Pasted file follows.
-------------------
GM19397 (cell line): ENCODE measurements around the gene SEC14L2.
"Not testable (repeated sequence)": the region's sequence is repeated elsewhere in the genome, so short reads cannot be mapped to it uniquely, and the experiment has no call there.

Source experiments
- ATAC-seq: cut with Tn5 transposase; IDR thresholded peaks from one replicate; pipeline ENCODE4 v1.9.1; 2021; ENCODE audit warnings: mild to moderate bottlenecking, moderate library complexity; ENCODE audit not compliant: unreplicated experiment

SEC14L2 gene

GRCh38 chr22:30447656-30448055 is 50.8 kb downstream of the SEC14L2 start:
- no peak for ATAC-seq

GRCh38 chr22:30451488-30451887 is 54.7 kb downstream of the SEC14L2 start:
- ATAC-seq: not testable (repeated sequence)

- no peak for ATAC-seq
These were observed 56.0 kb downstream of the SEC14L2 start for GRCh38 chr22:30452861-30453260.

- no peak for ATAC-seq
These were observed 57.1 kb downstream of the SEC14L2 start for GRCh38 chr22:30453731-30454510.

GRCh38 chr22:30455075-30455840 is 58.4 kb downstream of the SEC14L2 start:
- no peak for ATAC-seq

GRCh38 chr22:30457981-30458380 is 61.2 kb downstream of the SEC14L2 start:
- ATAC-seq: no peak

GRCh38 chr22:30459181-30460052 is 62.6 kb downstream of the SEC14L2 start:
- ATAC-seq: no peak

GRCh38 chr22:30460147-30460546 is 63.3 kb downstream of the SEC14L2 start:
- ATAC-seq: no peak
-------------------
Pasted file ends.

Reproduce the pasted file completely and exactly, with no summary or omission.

GM19397 (cell line): ENCODE measurements around the gene SEC14L2.
"Not testable (repeated sequence)": the region's sequence is repeated elsewhere in the genome, so short reads cannot be mapped to it uniquely, and the experiment has no call there.

Source experiments
- ATAC-seq: cut with Tn5 transposase; IDR thresholded peaks from one replicate; pipeline ENCODE4 v1.9.1; 2021; ENCODE audit warnings: mild to moderate bottlenecking, moderate library complexity; ENCODE audit not compliant: unreplicated experiment

SEC14L2 gene

GRCh38 chr22:30447656-30448055 is 50.8 kb downstream of the SEC14L2 start:
- no peak for ATAC-seq

GRCh38 chr22:30451488-30451887 is 54.7 kb downstream of the SEC14L2 start:
- ATAC-seq: not testable (repeated sequence)

- no peak for ATAC-seq
These were observed 56.0 kb downstream of the SEC14L2 start for GRCh38 chr22:30452861-30453260.

- no peak for ATAC-seq
These were observed 57.1 kb downstream of the SEC14L2 start for GRCh38 chr22:30453731-30454510.

GRCh38 chr22:30455075-30455840 is 58.4 kb downstream of the SEC14L2 start:
- no peak for ATAC-seq

GRCh38 chr22:30457981-30458380 is 61.2 kb downstream of the SEC14L2 start:
- ATAC-seq: no peak

GRCh38 chr22:30459181-30460052 is 62.6 kb downstream of the SEC14L2 start:
- ATAC-seq: no peak

GRCh38 chr22:30460147-30460546 is 63.3 kb downstream of the SEC14L2 start:
- ATAC-seq: no peak